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The Rebelution Source: en.wikipedia.org/wiki/The_Rebelution

The Rebelution
The Rebelution.png
FormationAugust 2005
TypeNGO
PurposeYouth organization
LeaderAlex and Brett Harris
WebsiteTheRebelution.com

The Rebelution is a Christian ministry/organization directed at youth,[1] describing itself as "a teenage rebellion against low expectations." It was founded in August 2005 by twin brothers Alex and Brett Harris, younger brothers of best-selling author and former pastor, Joshua Harris.

About[edit]

At age 16, Alex and Brett started a blog called The Rebelution. Since then, the Rebelution movement has grown to include a website and international speaking tour.[2]

Expanding on the topic of the blog, the Harris brothers have published two books for Christian teenagers, Do Hard Things: A Teenage Rebellion Against Low Expectations (2008) and Start Here: Doing Hard Things Right Where You Are (2010) with WaterBrook Multnomah, a division of Random House. The Rebelution Tour, a series of one-day conferences for teens and parents, took place every summer from 2007 to 2011.

Alex and Brett Harris[edit]

Alex and Brett Harris have been featured nationally on MSNBC, CNN, NPR, and in The New York Times. They were supporters of the campaign of Mike Huckabee.[3][4] Their father is Gregg Harris, a figure in the Christian homeschooling movement. Alex graduated from Harvard Law School, and served as a law clerk to Supreme Court Justice Anthony Kennedy.[5] In 2017, Brett co-founded the Young Writers Workshop[6] with Jaquelyn Crowe, an online membership based workshop for young Christian aspiring writers.[7]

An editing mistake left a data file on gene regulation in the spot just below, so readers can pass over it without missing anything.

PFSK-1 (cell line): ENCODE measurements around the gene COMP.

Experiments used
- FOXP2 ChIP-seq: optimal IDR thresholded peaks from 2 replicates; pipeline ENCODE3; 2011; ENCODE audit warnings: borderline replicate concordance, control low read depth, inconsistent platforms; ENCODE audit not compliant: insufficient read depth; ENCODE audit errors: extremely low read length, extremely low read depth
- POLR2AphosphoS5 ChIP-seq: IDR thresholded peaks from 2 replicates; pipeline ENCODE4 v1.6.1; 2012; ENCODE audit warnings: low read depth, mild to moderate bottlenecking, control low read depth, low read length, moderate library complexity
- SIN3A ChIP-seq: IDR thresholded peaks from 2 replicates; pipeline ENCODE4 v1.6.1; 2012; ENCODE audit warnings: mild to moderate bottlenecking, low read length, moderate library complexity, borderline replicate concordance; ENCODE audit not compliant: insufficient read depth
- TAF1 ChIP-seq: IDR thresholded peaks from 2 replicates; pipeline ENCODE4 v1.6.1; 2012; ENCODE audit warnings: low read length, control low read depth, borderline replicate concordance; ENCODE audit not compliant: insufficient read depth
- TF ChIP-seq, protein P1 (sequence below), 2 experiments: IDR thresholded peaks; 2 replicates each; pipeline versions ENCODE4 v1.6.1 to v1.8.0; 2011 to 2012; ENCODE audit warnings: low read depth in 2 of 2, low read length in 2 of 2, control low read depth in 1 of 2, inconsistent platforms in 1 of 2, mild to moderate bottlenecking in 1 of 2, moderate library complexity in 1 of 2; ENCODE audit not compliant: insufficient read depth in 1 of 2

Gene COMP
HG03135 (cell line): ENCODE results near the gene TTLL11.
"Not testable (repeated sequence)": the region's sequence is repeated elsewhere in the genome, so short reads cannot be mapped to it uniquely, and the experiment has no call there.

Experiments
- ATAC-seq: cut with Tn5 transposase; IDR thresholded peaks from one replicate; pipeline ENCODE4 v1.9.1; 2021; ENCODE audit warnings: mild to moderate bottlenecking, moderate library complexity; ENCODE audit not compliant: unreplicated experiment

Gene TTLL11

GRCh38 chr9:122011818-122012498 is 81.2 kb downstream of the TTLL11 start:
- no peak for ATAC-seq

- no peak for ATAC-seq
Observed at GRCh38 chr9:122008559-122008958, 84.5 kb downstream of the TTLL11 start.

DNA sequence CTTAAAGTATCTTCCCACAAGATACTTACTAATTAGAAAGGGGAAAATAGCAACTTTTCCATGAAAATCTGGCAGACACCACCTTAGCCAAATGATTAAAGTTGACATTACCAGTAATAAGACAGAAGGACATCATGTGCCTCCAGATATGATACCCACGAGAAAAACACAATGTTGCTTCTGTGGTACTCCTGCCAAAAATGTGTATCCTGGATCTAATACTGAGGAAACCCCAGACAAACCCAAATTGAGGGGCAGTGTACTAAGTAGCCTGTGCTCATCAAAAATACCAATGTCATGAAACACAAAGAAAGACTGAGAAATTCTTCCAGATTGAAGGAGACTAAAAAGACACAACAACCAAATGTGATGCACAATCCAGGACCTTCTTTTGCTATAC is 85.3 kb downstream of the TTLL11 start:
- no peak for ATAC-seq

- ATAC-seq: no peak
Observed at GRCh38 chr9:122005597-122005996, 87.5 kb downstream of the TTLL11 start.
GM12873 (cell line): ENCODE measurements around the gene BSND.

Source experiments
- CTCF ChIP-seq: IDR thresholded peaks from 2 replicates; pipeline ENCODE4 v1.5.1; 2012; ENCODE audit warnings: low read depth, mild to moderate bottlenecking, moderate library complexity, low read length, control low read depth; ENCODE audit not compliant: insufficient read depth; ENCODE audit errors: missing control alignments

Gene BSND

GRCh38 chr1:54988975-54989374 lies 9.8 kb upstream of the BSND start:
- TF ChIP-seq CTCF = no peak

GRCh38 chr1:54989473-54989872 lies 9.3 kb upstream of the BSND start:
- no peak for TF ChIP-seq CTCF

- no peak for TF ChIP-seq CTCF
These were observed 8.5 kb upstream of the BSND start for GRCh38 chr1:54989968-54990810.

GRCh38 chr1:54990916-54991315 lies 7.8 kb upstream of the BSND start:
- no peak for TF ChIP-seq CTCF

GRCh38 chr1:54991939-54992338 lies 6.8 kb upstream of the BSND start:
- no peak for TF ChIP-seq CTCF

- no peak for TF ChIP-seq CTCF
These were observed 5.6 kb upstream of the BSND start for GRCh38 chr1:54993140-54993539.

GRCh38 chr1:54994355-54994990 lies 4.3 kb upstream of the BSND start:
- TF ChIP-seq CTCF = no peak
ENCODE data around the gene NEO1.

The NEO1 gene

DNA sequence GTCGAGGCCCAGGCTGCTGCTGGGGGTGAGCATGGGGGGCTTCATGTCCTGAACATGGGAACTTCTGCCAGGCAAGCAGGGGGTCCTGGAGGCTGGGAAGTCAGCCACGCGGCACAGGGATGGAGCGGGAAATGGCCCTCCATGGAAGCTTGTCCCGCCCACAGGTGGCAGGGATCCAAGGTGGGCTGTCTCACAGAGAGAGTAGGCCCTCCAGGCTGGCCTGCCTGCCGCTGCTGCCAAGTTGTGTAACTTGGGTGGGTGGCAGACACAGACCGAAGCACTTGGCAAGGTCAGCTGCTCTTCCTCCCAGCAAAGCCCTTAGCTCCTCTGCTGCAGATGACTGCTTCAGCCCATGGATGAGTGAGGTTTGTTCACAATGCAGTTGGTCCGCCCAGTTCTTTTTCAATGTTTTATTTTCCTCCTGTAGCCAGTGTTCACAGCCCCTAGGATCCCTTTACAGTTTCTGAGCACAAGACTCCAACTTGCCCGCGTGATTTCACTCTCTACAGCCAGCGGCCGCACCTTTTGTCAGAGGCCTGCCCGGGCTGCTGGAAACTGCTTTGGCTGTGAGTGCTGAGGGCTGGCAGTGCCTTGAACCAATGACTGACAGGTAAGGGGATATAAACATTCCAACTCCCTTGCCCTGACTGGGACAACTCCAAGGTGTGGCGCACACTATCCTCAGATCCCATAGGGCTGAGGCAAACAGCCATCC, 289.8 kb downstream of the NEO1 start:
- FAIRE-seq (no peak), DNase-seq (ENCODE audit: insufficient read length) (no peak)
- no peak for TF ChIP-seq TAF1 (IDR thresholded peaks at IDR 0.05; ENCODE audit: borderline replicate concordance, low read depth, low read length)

The Modesty Survey[edit]

The Modesty Survey was an anonymous survey aimed at Christian teenagers, gathering quantitative and qualitative answers of what Christian boys consider to be immodesty.[8] Hundreds of Christian females submitted questions to the 148-question survey and over 1,500 Christian males participated.[9] It has been endorsed by Shaunti Feldhahn, R. Albert Mohler, Jr., and C. J. Mahaney, among others.[10] Some groups criticized the survey for treating modesty as something that pertains only to girls, or as something that men get to define.[11]

See also[edit]

References[edit]

  1. ^ "Teens: Don't Be Lazy". National Public Radio. May 23, 2008. Retrieved January 20, 2009.
  2. ^ "Rebels With A Cause". Breakaway Magazine. September 2007. Archived from the original on November 20, 2008. Retrieved January 20, 2009.
  3. ^ "Young Evangelicals Find a Candidate in Huckabee". National Public Radio. January 18, 2008. Retrieved January 20, 2009.
  4. ^ Stirlan, Sarah Lai (January 15, 2009). "Huckabee's Secret Weapon: Evangelical Twin Teens With Internet". Wired. Retrieved January 20, 2009.
  5. ^ "Life After Law School". Veritas. Retrieved November 9, 2017.
  6. ^ The young writer.
  7. ^ "Young Writers Workshop". Retrieved December 16, 2017.
  8. ^ "The Modesty Survey". The Rebelution. Archived from the original on January 29, 2009. Retrieved January 29, 2009.
  9. ^ Bridger, Haley (January 30, 2008). "A dress for a novel occasion". Hamilton-Wenham Chronicle. Archived from the original on February 7, 2008. Retrieved January 29, 2009.
  10. ^ "Modesty Survey Endorsements". The Rebelution. Retrieved January 29, 2009.
  11. ^ "Guys on Immodesty: Lust and the Violence of Women's Bodies". Sociological Images. Retrieved July 29, 2010.

External links[edit]